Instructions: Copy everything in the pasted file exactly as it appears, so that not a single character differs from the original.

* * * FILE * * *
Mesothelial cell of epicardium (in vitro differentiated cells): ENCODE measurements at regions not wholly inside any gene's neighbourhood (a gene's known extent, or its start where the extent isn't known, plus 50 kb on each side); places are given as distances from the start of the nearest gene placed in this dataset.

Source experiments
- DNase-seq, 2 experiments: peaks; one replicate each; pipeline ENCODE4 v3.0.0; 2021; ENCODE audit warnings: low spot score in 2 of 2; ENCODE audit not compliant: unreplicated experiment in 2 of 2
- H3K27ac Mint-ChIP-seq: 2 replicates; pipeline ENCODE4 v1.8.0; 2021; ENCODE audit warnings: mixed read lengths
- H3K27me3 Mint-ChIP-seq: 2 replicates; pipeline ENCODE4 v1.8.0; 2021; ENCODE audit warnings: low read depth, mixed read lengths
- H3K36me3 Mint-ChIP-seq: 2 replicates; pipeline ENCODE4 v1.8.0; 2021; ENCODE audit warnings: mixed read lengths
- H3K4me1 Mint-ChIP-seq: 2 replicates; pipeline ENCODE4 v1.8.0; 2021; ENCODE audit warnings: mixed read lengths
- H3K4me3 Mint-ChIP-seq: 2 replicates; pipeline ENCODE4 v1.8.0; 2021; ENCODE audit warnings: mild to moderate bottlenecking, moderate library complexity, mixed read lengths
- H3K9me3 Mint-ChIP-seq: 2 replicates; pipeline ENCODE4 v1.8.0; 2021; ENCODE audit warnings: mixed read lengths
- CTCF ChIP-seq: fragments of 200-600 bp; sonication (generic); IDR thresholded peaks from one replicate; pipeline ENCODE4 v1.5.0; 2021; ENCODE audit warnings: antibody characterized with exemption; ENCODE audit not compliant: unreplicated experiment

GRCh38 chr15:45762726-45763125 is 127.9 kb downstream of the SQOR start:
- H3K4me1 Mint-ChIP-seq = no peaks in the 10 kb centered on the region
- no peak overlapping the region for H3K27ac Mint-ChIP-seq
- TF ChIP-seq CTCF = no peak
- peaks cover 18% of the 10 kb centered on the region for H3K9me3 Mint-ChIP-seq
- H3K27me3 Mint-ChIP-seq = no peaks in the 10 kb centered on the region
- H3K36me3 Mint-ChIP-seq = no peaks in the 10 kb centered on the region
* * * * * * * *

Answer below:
Mesothelial cell of epicardium (in vitro differentiated cells): ENCODE measurements at regions not wholly inside any gene's neighbourhood (a gene's known extent, or its start where the extent isn't known, plus 50 kb on each side); places are given as distances from the start of the nearest gene placed in this dataset.

Source experiments
- DNase-seq, 2 experiments: peaks; one replicate each; pipeline ENCODE4 v3.0.0; 2021; ENCODE audit warnings: low spot score in 2 of 2; ENCODE audit not compliant: unreplicated experiment in 2 of 2
- H3K27ac Mint-ChIP-seq: 2 replicates; pipeline ENCODE4 v1.8.0; 2021; ENCODE audit warnings: mixed read lengths
- H3K27me3 Mint-ChIP-seq: 2 replicates; pipeline ENCODE4 v1.8.0; 2021; ENCODE audit warnings: low read depth, mixed read lengths
- H3K36me3 Mint-ChIP-seq: 2 replicates; pipeline ENCODE4 v1.8.0; 2021; ENCODE audit warnings: mixed read lengths
- H3K4me1 Mint-ChIP-seq: 2 replicates; pipeline ENCODE4 v1.8.0; 2021; ENCODE audit warnings: mixed read lengths
- H3K4me3 Mint-ChIP-seq: 2 replicates; pipeline ENCODE4 v1.8.0; 2021; ENCODE audit warnings: mild to moderate bottlenecking, moderate library complexity, mixed read lengths
- H3K9me3 Mint-ChIP-seq: 2 replicates; pipeline ENCODE4 v1.8.0; 2021; ENCODE audit warnings: mixed read lengths
- CTCF ChIP-seq: fragments of 200-600 bp; sonication (generic); IDR thresholded peaks from one replicate; pipeline ENCODE4 v1.5.0; 2021; ENCODE audit warnings: antibody characterized with exemption; ENCODE audit not compliant: unreplicated experiment

GRCh38 chr15:45762726-45763125 is 127.9 kb downstream of the SQOR start:
- H3K4me1 Mint-ChIP-seq = no peaks in the 10 kb centered on the region
- no peak overlapping the region for H3K27ac Mint-ChIP-seq
- TF ChIP-seq CTCF = no peak
- peaks cover 18% of the 10 kb centered on the region for H3K9me3 Mint-ChIP-seq
- H3K27me3 Mint-ChIP-seq = no peaks in the 10 kb centered on the region
- H3K36me3 Mint-ChIP-seq = no peaks in the 10 kb centered on the region